Free Speech Riots 1909 & 1911
Submitted by x344543 on Sat, 10/22/2005 - 2:10am
Disclaimer - The following article is reposted here because it is an issue with some relevance to the IWW. The views of the author do not necessarily agree with those of the IWW and vice versa.
Riots: Part of your Vancouver heritage - By Michael Barnholden, Oct, 20 2005
“The working class and the employing class have nothing in common. There can be no peace so long as hunger and want are found among millions of the working people and the few, who make up the employing class, have all the good things of life. Between these two classes a struggle must go on until the workers of the world organize as a class, take possession of the means of production, abolish the wage system, and live in harmony with the Earth. We find that the centring of the management of industries into fewer and fewer hands makes the trade unions unable to cope with the ever-growing power of the employing class. The trade unions foster a state of affairs which allows one set of workers to be pitted against another set of workers in the same industry, thereby helping defeat one another in wage wars. Moreover, the trade unions aid the employing class to mislead the workers into the belief that the working class have interests in common with their employers.
These conditions can be changed and the interest of the working class upheld only by an organization formed in such a way that all its members in any one industry, or in all industries if necessary, cease work whenever a strike or lockout is on in any department thereof, thus making an injury to one an injury to all. Instead of the conservative motto, “A fair day’s wage for a fair day’s work,” we must inscribe on our banner the revolutionary watchword, “Abolition of the wage system.” It is the historic mission of the working class to do away with capitalism. The army of production must be organized, not for everyday struggle with capitalists, but also to carry on production when capitalism shall have been overthrown. By organizing industrially we are forming the structure of the new society within the shell of the old.”
—Industrial Workers of the World preamble to the Constitution
Until 1872, Canada treated unions as criminal conspiracies in restraint of trade, as did British Law. Despite harsh sanctions, workers still found it necessary to organize, but unions had to be incredibly strong to withstand the united onslaught of employers, police and courts until the right to organize was enshrined in law and bargaining rights could be enforced. Unionism was just one front in the struggle for human dignity, accomplishing such benefits as Worker’s Compensation for injuries or death on the job. It is always good to remember that people died in the fight for the eight-hour day. In the political sphere, advances in social legislation that we have largely taken for granted, but are now under attack again, had to be wrested from the ruling class through years of struggle and confrontation. Unemployment Insurance was introduced in 1940; Family Allowances, 1945; Old Age Security, 1951; Pensions, 1966; and medicare, in 1968. All of these advances, which were essentially compromises on the part of capital with labour in order to maintain their hegemony and privilege, are again on the table, as capitalism globalizes and demands that workers surrender these hard-won victories in the name of competitiveness and productivity. It is also interesting to note that riots virtually disappeared from the scene during the time frame of 1940 to 1968 when it seemed like it might actually be possible to reform capital.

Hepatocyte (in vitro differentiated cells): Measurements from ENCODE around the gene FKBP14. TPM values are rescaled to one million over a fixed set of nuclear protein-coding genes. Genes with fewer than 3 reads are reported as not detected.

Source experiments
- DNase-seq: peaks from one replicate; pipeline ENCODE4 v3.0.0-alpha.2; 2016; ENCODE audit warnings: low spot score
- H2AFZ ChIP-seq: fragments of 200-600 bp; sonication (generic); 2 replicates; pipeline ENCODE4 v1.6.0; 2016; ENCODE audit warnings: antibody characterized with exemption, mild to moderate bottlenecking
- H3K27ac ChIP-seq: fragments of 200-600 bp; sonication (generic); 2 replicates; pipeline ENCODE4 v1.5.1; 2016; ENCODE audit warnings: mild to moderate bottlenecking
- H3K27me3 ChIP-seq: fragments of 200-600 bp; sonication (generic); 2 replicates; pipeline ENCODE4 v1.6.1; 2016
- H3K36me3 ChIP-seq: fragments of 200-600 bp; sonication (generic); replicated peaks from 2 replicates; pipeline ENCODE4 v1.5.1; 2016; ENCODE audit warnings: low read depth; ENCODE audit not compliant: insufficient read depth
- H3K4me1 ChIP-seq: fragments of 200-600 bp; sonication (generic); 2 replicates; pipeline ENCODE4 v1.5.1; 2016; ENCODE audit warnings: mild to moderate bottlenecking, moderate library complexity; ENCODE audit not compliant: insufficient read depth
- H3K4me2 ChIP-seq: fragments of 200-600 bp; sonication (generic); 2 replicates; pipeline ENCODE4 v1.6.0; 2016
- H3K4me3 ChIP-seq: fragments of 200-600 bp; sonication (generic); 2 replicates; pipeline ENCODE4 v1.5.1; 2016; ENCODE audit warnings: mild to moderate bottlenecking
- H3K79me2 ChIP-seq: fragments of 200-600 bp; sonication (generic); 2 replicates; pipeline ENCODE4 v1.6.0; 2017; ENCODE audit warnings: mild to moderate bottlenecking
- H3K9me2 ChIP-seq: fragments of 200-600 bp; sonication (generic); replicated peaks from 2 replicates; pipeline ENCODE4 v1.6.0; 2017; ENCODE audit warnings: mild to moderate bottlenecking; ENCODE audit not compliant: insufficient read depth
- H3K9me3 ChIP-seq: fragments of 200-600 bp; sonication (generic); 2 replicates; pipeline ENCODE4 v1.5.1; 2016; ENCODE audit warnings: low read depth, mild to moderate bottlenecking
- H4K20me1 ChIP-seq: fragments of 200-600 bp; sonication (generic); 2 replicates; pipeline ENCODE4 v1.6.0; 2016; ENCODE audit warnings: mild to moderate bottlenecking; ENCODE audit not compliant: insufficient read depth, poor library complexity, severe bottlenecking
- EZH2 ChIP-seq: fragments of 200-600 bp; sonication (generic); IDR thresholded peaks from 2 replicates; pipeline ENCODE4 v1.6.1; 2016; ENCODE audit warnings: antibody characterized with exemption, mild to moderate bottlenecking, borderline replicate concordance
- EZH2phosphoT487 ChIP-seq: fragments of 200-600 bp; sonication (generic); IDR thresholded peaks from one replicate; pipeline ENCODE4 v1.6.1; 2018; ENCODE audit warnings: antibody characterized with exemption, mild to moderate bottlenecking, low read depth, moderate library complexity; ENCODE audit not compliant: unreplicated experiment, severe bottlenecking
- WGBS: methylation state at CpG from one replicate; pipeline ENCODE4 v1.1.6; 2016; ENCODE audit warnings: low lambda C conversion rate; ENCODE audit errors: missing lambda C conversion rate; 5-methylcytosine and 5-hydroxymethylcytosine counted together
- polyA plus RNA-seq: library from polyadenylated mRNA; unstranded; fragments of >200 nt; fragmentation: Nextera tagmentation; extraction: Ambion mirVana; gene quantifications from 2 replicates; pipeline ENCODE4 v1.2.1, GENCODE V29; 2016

At the beginning of the twentieth century, a scene like this might have played out on a Vancouver street.
Two men stagger out of an alley near Hastings and Carrall. “Help! Help! I’ve been robbed!”
One is carrying a soapbox while supporting his dishevelled friend.
“Somebody stole all his capital! Took all the money he ever earned. Everything is gone.” They set up their soapbox while the Salvation Army band is playing across the street.
“Gather ’round people and hear his story!” A crowd begins to form on the sidewalk. The men are careful to organize them, leaving room for pedestrians to pass.
The roughest-looking man climbs up on the soapbox and shakes his fist. “I have been robbed, that’s right. I’ve been robbed by capitalism. Every dollar of profit is a dollar stolen from a worker’s pocket. I have had the money I made working on the docks taken right out of my pocket by a boss more interested in the health of his bottom line than the well being of me and my family. And that, ladies and gentlemen, is why we are here today breaking your town’s law against gathering on the street, even though right across the street in direct contravention of the same anti-loitering law, the Starvation Army is allowed to preach their brand of “pie in the sky when you die liberalism.”